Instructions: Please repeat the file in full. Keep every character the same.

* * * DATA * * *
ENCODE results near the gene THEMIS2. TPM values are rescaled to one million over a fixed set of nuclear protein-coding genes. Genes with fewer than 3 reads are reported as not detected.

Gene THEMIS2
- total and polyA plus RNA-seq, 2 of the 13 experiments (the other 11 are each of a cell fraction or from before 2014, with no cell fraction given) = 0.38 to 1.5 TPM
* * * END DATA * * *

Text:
ENCODE results near the gene THEMIS2. TPM values are rescaled to one million over a fixed set of nuclear protein-coding genes. Genes with fewer than 3 reads are reported as not detected.

Gene THEMIS2
- total and polyA plus RNA-seq, 2 of the 13 experiments (the other 11 are each of a cell fraction or from before 2014, with no cell fraction given) = 0.38 to 1.5 TPM